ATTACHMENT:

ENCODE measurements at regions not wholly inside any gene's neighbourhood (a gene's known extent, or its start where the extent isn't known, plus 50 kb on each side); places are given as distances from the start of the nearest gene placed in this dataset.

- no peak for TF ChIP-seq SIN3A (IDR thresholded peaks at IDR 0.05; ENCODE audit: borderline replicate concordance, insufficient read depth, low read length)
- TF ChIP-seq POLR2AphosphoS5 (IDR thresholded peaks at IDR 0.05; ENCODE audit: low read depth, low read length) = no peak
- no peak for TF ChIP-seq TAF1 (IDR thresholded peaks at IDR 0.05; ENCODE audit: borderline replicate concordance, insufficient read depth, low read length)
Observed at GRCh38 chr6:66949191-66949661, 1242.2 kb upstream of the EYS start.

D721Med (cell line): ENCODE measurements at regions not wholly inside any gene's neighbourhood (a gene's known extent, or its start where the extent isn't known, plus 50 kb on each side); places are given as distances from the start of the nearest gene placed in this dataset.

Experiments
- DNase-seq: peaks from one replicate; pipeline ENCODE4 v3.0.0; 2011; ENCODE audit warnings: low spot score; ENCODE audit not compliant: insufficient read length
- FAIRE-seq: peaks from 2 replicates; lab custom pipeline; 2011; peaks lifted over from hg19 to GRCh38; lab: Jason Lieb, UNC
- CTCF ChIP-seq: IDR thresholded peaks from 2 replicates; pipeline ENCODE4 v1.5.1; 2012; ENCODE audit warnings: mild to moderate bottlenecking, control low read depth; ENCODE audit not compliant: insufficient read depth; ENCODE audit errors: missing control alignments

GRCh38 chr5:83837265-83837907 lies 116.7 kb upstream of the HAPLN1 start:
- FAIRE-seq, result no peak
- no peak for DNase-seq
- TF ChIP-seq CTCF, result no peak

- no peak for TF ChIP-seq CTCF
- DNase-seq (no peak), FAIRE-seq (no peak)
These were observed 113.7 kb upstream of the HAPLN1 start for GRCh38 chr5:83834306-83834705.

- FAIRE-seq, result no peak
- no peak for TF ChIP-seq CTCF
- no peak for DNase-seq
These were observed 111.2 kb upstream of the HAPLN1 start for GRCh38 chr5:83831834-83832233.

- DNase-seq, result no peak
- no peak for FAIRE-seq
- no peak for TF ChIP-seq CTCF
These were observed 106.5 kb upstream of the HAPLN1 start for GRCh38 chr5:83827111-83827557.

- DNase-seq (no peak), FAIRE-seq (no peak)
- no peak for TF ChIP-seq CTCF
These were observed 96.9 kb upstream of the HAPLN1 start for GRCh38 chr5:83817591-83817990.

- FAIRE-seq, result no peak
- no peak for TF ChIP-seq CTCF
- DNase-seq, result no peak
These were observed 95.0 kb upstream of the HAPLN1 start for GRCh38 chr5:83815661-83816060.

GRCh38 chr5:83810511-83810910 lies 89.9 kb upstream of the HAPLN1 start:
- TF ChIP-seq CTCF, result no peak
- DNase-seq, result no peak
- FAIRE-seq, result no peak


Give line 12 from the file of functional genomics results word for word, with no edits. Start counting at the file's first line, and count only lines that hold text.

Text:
- FAIRE-seq, result no peak